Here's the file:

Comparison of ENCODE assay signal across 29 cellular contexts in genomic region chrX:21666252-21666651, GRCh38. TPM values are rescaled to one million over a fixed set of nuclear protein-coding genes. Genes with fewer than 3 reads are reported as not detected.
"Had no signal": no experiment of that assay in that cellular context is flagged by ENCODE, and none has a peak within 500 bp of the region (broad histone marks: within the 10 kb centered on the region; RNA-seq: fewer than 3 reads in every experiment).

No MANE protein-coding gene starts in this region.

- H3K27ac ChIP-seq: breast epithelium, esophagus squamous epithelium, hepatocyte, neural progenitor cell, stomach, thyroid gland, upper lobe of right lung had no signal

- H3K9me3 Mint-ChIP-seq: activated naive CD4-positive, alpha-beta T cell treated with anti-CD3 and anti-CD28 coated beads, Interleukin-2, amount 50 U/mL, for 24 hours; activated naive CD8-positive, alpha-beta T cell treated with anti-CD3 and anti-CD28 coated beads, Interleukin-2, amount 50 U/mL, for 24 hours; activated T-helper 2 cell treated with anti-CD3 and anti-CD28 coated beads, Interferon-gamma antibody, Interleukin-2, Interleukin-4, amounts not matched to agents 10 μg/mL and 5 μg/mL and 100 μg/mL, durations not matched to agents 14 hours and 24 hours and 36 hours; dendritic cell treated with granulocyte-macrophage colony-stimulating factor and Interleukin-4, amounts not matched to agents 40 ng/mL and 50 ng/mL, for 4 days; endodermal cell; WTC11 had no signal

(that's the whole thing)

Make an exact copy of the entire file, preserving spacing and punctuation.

Comparison of ENCODE assay signal across 29 cellular contexts in genomic region chrX:21666252-21666651, GRCh38. TPM values are rescaled to one million over a fixed set of nuclear protein-coding genes. Genes with fewer than 3 reads are reported as not detected.
"Had no signal": no experiment of that assay in that cellular context is flagged by ENCODE, and none has a peak within 500 bp of the region (broad histone marks: within the 10 kb centered on the region; RNA-seq: fewer than 3 reads in every experiment).

No MANE protein-coding gene starts in this region.

- H3K27ac ChIP-seq: breast epithelium, esophagus squamous epithelium, hepatocyte, neural progenitor cell, stomach, thyroid gland, upper lobe of right lung had no signal

- H3K9me3 Mint-ChIP-seq: activated naive CD4-positive, alpha-beta T cell treated with anti-CD3 and anti-CD28 coated beads, Interleukin-2, amount 50 U/mL, for 24 hours; activated naive CD8-positive, alpha-beta T cell treated with anti-CD3 and anti-CD28 coated beads, Interleukin-2, amount 50 U/mL, for 24 hours; activated T-helper 2 cell treated with anti-CD3 and anti-CD28 coated beads, Interferon-gamma antibody, Interleukin-2, Interleukin-4, amounts not matched to agents 10 μg/mL and 5 μg/mL and 100 μg/mL, durations not matched to agents 14 hours and 24 hours and 36 hours; dendritic cell treated with granulocyte-macrophage colony-stimulating factor and Interleukin-4, amounts not matched to agents 40 ng/mL and 50 ng/mL, for 4 days; endodermal cell; WTC11 had no signal